Could Time-Barred Debts Secured by Mortgages Rise from the Grave?

The Ohio Supreme Court, in overturning 150 years of jurisprudence that ”if the promissory note dies, the mortgage dies with it,“ has potentially created a cottage industry for unscrupulous debt collectors that could cause old mortgages to rise from the grave.

In Deutsche Bank Nat. Trust Co. v. Holden, 147 Ohio St.3d 85 (2016), the Supreme Court in a 7-0 decision, held that actions on a promissory note and foreclosure of a mortgage are distinct causes of action.  In part, the Supreme Court stated:

{¶ 25} We have long recognized that an action for a personal judgment on a promissory note and an action to enforce mortgage covenants are “separate and distinct” remedies. (citations omitted). Based on the distinction between these causes of action—i.e., one is an action on a contract, while the other is an action to enforce a property interest created by the mortgage—we have explained that “the bar of the note or other instrument secured by mortgage does not necessarily bar an action on the mortgage.” Kerr v. Lydecker, 51 Ohio St. 240, 253, 37 N.E. 267 (1894); accord Bradfield at 325, 65 N.E. 1008 (holding that an action for ejectment can be maintained after the statute of limitations on the note has expired); Simon, 126 Ohio St. at 350, 185 N.E. 425 (“For the purpose of subjecting the land to the payment of the mortgage debt, no personal judgment was ever necessary”).

The decision in Holden is incredible for two reasons:

First, the Supreme Court relied upon Kerr for the proposition that debts that re time-barred can nonetheless form the basis to foreclose the corresponding mortgage.  Kerr, however, held the exact opposite of what the Supreme Court stated. Indeed, the trial court in Kerr actually held that “when a note is secured by the mortgage, … the mortgage will be available as a security to the note in an action for foreclosure and sale until the note shall be either paid or barred by the statute.”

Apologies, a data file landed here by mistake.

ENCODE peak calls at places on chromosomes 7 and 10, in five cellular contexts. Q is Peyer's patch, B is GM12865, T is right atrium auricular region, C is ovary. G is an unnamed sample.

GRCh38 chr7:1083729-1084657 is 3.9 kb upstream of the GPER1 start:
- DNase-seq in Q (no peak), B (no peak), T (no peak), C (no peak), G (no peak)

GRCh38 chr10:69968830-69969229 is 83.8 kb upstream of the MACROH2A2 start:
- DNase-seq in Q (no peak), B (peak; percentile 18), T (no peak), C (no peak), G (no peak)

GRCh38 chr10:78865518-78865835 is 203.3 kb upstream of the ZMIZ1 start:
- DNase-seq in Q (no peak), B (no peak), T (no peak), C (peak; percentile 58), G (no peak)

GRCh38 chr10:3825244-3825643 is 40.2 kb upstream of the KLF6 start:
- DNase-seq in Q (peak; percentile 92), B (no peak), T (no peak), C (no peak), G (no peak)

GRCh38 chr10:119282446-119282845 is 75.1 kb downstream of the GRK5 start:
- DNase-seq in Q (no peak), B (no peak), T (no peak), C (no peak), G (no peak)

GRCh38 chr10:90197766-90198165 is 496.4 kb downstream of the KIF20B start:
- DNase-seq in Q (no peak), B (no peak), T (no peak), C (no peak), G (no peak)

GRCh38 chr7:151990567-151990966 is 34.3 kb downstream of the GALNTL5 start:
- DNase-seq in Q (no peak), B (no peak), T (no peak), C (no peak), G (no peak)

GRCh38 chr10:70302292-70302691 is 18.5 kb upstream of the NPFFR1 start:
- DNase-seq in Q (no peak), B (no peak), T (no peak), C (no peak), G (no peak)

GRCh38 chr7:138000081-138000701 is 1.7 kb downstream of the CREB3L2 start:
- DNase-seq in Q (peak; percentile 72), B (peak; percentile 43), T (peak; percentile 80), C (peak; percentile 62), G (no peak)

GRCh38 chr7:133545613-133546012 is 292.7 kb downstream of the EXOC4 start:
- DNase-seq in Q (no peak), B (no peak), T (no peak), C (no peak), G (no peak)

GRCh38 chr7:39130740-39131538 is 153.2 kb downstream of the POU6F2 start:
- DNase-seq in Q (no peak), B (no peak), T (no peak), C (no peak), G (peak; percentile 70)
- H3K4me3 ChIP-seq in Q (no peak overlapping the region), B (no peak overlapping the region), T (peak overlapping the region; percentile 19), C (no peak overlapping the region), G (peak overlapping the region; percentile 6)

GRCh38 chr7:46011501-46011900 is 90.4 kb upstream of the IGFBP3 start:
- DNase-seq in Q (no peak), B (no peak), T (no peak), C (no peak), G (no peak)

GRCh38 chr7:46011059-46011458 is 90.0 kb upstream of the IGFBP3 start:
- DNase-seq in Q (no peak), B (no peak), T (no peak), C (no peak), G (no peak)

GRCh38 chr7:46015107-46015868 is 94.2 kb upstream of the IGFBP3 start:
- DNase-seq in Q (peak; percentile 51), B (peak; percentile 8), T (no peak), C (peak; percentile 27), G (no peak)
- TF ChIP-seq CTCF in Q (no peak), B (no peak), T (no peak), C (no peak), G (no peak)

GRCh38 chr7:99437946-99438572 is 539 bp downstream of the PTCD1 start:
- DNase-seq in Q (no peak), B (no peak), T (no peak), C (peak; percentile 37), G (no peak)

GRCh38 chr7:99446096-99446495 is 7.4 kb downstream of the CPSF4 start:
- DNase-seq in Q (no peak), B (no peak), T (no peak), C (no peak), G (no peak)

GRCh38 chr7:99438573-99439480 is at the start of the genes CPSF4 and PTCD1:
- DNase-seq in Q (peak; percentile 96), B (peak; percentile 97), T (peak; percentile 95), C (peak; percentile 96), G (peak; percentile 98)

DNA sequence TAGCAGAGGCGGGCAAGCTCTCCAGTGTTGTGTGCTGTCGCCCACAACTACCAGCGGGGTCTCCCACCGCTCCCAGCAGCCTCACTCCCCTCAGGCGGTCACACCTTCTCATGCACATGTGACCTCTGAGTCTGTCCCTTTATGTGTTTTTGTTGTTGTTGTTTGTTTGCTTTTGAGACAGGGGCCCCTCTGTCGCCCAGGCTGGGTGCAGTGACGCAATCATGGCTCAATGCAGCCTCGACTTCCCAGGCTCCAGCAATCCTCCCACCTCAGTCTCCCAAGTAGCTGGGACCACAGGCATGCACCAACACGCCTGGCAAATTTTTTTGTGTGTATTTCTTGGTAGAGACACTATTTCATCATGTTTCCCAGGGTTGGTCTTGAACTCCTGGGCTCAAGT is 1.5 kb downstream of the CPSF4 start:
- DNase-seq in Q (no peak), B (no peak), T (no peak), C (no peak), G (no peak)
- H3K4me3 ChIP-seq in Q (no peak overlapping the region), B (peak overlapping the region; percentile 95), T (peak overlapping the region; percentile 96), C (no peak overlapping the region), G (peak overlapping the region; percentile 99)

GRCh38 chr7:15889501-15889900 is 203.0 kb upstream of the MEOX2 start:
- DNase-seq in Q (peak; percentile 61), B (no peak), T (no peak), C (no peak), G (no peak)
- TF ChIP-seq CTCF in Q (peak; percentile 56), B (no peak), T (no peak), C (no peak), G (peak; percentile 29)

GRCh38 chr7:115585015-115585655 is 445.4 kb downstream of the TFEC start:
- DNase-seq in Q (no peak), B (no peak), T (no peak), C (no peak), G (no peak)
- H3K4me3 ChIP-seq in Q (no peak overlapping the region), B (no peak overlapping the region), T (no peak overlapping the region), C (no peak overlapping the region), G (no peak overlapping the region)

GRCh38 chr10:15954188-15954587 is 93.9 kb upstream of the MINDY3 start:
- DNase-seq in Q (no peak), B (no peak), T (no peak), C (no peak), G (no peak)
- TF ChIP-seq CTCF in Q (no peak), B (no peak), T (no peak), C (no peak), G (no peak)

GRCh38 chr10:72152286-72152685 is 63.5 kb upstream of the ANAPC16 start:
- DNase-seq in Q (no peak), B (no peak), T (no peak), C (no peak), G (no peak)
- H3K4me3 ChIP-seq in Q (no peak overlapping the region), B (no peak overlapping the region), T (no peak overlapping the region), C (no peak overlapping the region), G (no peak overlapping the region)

Second, in holding that “the bar of the note or other instrument secured by mortgage does not necessarily bar an action on the mortgage,” the 8th District Court of Appeals did not limit application to situations where the note is discharged in bankruptcy.  As noted by the Supreme Court in Bank of New York Mellon v. Walker, 78 N.E.3d 930, 2017-Ohio-535 (8th Dist. 2017):

{¶ 22} Here, as in Holden, if the statute of limitations bars recovery on the note, Bank of New York is a party entitled to enforce the note, but cannot obtain a judgment on it. Bank of New York is in the same position as Deutsche Bank in Holden. Holden makes clear that there are separate remedies attendant to the mortgage, which means the mortgage is no longer a mere incident to the note.

{¶ 23} This court is hesitant to extend Holden beyond the bankruptcy context, but there is no language in that opinion that would strictly limit the available remedies beyond the context addressed there. The rationale applies equally here: where a party cannot obtain a judgment on the note because of an infirmity that applies only to the note, the party may still seek to enforce the valid obligations contained within the mortgage, including ejectment or foreclosure.

{¶ 24} Therefore, Bank of New York, if unable to enforce the note due to the expiration of the statute of limitations, is still entitled to enforce the mortgage under the longer, unexpired period for a specialty set forth in former R.C. 2305.04.

In addition to the fact that Holden is a departure from over 150 years of well-reasoned jurisprudence, the Supreme Court opened the door for mortgage-holders to enforce a mortgage even though the underlying debt is time-barred.  Unscrupulous debt collectors are now free to acquire debts that are barred by the statute of limitations for mere pennies and foreclose the mortgage if the instrument has not been released.

Debts that were literally dead (with attempted collection constituting a violation of the Fair Debt Collections Practices Act) may, in fact, be re-born with mortgagees commencing foreclosure actions on unreleased mortgages that were long thought to be unenforceable.

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